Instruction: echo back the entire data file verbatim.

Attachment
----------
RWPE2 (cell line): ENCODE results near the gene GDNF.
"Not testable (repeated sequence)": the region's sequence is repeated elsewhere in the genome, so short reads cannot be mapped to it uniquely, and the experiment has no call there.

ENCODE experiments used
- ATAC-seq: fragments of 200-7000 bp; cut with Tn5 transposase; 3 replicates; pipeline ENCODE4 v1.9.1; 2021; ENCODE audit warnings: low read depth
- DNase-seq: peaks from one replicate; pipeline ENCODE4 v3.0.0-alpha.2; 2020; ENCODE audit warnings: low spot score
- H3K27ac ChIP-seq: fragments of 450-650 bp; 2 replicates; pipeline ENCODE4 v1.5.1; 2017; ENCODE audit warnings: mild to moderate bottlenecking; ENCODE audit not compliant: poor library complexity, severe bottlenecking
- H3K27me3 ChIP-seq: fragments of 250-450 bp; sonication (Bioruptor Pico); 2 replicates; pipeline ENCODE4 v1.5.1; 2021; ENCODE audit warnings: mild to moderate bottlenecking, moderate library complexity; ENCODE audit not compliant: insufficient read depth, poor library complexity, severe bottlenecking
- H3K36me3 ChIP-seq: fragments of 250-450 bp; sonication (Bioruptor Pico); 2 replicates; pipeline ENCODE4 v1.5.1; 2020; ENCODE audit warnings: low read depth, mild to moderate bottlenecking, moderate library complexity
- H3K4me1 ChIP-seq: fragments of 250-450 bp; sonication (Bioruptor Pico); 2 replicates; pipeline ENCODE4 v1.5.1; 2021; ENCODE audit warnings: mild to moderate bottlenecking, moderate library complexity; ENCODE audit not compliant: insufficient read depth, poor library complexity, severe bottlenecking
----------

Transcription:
RWPE2 (cell line): ENCODE results near the gene GDNF.
"Not testable (repeated sequence)": the region's sequence is repeated elsewhere in the genome, so short reads cannot be mapped to it uniquely, and the experiment has no call there.

ENCODE experiments used
- ATAC-seq: fragments of 200-7000 bp; cut with Tn5 transposase; 3 replicates; pipeline ENCODE4 v1.9.1; 2021; ENCODE audit warnings: low read depth
- DNase-seq: peaks from one replicate; pipeline ENCODE4 v3.0.0-alpha.2; 2020; ENCODE audit warnings: low spot score
- H3K27ac ChIP-seq: fragments of 450-650 bp; 2 replicates; pipeline ENCODE4 v1.5.1; 2017; ENCODE audit warnings: mild to moderate bottlenecking; ENCODE audit not compliant: poor library complexity, severe bottlenecking
- H3K27me3 ChIP-seq: fragments of 250-450 bp; sonication (Bioruptor Pico); 2 replicates; pipeline ENCODE4 v1.5.1; 2021; ENCODE audit warnings: mild to moderate bottlenecking, moderate library complexity; ENCODE audit not compliant: insufficient read depth, poor library complexity, severe bottlenecking
- H3K36me3 ChIP-seq: fragments of 250-450 bp; sonication (Bioruptor Pico); 2 replicates; pipeline ENCODE4 v1.5.1; 2020; ENCODE audit warnings: low read depth, mild to moderate bottlenecking, moderate library complexity
- H3K4me1 ChIP-seq: fragments of 250-450 bp; sonication (Bioruptor Pico); 2 replicates; pipeline ENCODE4 v1.5.1; 2021; ENCODE audit warnings: mild to moderate bottlenecking, moderate library complexity; ENCODE audit not compliant: insufficient read depth, poor library complexity, severe bottlenecking